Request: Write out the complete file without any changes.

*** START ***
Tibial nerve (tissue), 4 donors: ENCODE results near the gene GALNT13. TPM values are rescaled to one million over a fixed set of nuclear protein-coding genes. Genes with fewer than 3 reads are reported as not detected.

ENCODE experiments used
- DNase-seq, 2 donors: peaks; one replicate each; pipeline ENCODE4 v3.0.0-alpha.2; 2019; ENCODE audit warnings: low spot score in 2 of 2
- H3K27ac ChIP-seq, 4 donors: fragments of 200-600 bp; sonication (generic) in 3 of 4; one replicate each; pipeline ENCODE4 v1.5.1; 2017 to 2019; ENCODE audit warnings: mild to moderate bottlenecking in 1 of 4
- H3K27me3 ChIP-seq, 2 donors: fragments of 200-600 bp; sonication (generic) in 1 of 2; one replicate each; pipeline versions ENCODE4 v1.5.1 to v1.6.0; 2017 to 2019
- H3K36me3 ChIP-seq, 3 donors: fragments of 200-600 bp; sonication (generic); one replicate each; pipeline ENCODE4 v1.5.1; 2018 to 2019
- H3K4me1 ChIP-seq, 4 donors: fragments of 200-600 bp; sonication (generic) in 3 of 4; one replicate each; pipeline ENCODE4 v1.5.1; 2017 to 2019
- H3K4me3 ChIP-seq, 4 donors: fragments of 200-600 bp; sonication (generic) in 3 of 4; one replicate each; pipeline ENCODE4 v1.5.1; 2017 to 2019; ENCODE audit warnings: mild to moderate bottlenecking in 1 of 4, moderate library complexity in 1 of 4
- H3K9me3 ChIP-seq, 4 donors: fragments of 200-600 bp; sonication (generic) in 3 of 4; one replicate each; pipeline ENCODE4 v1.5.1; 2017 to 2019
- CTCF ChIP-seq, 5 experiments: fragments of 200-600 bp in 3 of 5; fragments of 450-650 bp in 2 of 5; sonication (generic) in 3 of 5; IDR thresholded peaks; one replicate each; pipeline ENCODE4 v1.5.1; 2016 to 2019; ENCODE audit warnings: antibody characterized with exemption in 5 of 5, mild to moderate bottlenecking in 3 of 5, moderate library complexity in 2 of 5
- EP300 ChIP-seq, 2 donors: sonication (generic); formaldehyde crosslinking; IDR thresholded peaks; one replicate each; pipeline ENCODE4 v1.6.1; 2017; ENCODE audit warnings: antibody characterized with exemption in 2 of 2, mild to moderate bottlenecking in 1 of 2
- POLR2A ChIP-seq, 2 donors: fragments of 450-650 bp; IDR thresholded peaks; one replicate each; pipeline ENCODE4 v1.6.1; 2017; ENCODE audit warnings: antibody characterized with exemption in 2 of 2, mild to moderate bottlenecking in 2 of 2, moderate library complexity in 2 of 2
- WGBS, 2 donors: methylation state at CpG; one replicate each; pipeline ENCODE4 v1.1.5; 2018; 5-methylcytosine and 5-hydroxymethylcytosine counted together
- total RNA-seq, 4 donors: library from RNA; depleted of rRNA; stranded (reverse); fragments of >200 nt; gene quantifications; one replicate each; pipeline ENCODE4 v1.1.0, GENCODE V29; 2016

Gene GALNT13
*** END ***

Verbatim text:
Tibial nerve (tissue), 4 donors: ENCODE results near the gene GALNT13. TPM values are rescaled to one million over a fixed set of nuclear protein-coding genes. Genes with fewer than 3 reads are reported as not detected.

ENCODE experiments used
- DNase-seq, 2 donors: peaks; one replicate each; pipeline ENCODE4 v3.0.0-alpha.2; 2019; ENCODE audit warnings: low spot score in 2 of 2
- H3K27ac ChIP-seq, 4 donors: fragments of 200-600 bp; sonication (generic) in 3 of 4; one replicate each; pipeline ENCODE4 v1.5.1; 2017 to 2019; ENCODE audit warnings: mild to moderate bottlenecking in 1 of 4
- H3K27me3 ChIP-seq, 2 donors: fragments of 200-600 bp; sonication (generic) in 1 of 2; one replicate each; pipeline versions ENCODE4 v1.5.1 to v1.6.0; 2017 to 2019
- H3K36me3 ChIP-seq, 3 donors: fragments of 200-600 bp; sonication (generic); one replicate each; pipeline ENCODE4 v1.5.1; 2018 to 2019
- H3K4me1 ChIP-seq, 4 donors: fragments of 200-600 bp; sonication (generic) in 3 of 4; one replicate each; pipeline ENCODE4 v1.5.1; 2017 to 2019
- H3K4me3 ChIP-seq, 4 donors: fragments of 200-600 bp; sonication (generic) in 3 of 4; one replicate each; pipeline ENCODE4 v1.5.1; 2017 to 2019; ENCODE audit warnings: mild to moderate bottlenecking in 1 of 4, moderate library complexity in 1 of 4
- H3K9me3 ChIP-seq, 4 donors: fragments of 200-600 bp; sonication (generic) in 3 of 4; one replicate each; pipeline ENCODE4 v1.5.1; 2017 to 2019
- CTCF ChIP-seq, 5 experiments: fragments of 200-600 bp in 3 of 5; fragments of 450-650 bp in 2 of 5; sonication (generic) in 3 of 5; IDR thresholded peaks; one replicate each; pipeline ENCODE4 v1.5.1; 2016 to 2019; ENCODE audit warnings: antibody characterized with exemption in 5 of 5, mild to moderate bottlenecking in 3 of 5, moderate library complexity in 2 of 5
- EP300 ChIP-seq, 2 donors: sonication (generic); formaldehyde crosslinking; IDR thresholded peaks; one replicate each; pipeline ENCODE4 v1.6.1; 2017; ENCODE audit warnings: antibody characterized with exemption in 2 of 2, mild to moderate bottlenecking in 1 of 2
- POLR2A ChIP-seq, 2 donors: fragments of 450-650 bp; IDR thresholded peaks; one replicate each; pipeline ENCODE4 v1.6.1; 2017; ENCODE audit warnings: antibody characterized with exemption in 2 of 2, mild to moderate bottlenecking in 2 of 2, moderate library complexity in 2 of 2
- WGBS, 2 donors: methylation state at CpG; one replicate each; pipeline ENCODE4 v1.1.5; 2018; 5-methylcytosine and 5-hydroxymethylcytosine counted together
- total RNA-seq, 4 donors: library from RNA; depleted of rRNA; stranded (reverse); fragments of >200 nt; gene quantifications; one replicate each; pipeline ENCODE4 v1.1.0, GENCODE V29; 2016

Gene GALNT13